Perspective Key to Oregon’s Success

Nathan Roholt Editorials

How a season is viewed is all a matter of perspective. Regardless of achievement or outcome, if expectations are not met, it is viewed as a disappointment. Conversely, if the result exceeds expectations, it is viewed as a success.

More importantly, when those successes and failures happen is just as relevant to their perception as whether or not they happen at all.

For last year’s title game participants, the season began with similarly lofty expectations. Ohio State’s season has been governed by a “title-or-bust” mentality from the start; which will happen when a team is the first-ever unanimously ranked preseason No. 1.

For Oregon, a national title wasn’t expected, but contending for one was. While fans acknowledged the turnover in Oregon’s personnel, including the loss of the only Heisman Trophy winner in school history, the expectation of “reloading, not rebuilding” that has existed in years past was present going into this season.

While Ohio State was out front for title contention for the first half of the season, Oregon faded from the national conversation early. Wounded after a loss to Michigan State, the Ducks were finished off from national title possibilities in their conference opener against Utah.

A loss to Washington State two weeks later led fans to wonder where the wins would come from the remainder of the season. Expectations were adjusted quickly: From hoping to a national title, to hoping for a conference title, to simply hoping for a bowl game.

Urban Meyer looks into the distance, wondering where Ohio State goes from here.

Urban Meyer, wondering where Ohio State goes from here.

As Oregon was facing its challenges in the first half of the season, the Buckeyes stayed undefeated, only reinforcing the expectations that had been placed on them this season.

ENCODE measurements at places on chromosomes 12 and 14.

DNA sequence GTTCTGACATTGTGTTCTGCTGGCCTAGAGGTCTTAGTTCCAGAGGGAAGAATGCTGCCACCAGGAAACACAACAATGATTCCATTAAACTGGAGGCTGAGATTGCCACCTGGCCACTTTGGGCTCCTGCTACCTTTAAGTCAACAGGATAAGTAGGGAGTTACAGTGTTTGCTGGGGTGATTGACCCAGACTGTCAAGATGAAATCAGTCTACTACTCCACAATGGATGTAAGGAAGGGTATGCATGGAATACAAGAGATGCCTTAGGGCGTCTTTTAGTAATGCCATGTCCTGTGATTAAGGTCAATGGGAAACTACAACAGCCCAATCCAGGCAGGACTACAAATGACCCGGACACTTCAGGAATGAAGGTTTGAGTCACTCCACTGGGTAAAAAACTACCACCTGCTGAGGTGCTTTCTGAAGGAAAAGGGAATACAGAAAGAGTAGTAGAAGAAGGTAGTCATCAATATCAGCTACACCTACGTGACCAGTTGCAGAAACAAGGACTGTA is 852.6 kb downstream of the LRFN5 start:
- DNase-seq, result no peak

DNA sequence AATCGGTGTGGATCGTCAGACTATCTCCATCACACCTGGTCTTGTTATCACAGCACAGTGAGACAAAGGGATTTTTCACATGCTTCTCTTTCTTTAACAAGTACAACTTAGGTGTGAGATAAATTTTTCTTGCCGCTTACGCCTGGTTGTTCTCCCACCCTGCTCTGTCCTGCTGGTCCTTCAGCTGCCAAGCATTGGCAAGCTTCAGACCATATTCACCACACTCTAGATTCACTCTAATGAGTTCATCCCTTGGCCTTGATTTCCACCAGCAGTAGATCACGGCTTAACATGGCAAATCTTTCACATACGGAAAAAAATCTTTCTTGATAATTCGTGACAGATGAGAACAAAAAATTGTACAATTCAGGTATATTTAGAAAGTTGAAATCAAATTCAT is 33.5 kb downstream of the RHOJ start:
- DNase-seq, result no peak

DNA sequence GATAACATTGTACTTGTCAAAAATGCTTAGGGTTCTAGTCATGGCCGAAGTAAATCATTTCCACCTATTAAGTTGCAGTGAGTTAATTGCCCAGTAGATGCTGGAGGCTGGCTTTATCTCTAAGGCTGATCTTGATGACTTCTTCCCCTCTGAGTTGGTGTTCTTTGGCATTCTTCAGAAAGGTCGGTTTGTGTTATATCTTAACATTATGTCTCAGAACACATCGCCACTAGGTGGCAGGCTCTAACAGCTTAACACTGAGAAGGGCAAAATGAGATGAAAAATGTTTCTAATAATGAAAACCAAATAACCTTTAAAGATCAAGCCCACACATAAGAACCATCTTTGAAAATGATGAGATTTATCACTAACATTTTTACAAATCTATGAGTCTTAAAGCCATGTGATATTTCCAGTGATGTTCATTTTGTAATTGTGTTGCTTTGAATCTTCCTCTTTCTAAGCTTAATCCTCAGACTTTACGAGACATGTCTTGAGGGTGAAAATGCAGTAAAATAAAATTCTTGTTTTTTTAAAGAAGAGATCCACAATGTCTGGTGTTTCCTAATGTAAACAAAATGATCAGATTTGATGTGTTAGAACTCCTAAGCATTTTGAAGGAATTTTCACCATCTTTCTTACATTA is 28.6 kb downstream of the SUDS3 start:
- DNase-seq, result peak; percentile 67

When Ohio State looked underwhelming against marginal opponents, the excuse was made they were unmotivated, but when they faced tougher challenges towards the end of the season, they would rise to meet them.

Then came Ohio State’s matchup against Michigan State, just their second game against a team with a winning record, and their first against a ranked opponent all season. The result was the Buckeyes managing just 132 yards of total offense, had the ball for less than 22 minutes, and following the loss saw Cardale Jones and Ezekiel Elliott announce their exits before the season had even ended.

Elliott in particular was highly critical of his coaches, saying:

I’m disappointed in the play-calling. I’m disappointed in the situations that we were put in, and I wish it all played out differently, it is very disappointing. I feel like we just weren’t put in the right opportunity to win this game. We weren’t put in the right situations to win this game.

This loss and the resulting decay of Ohio State are consistent with the Urban Meyer template.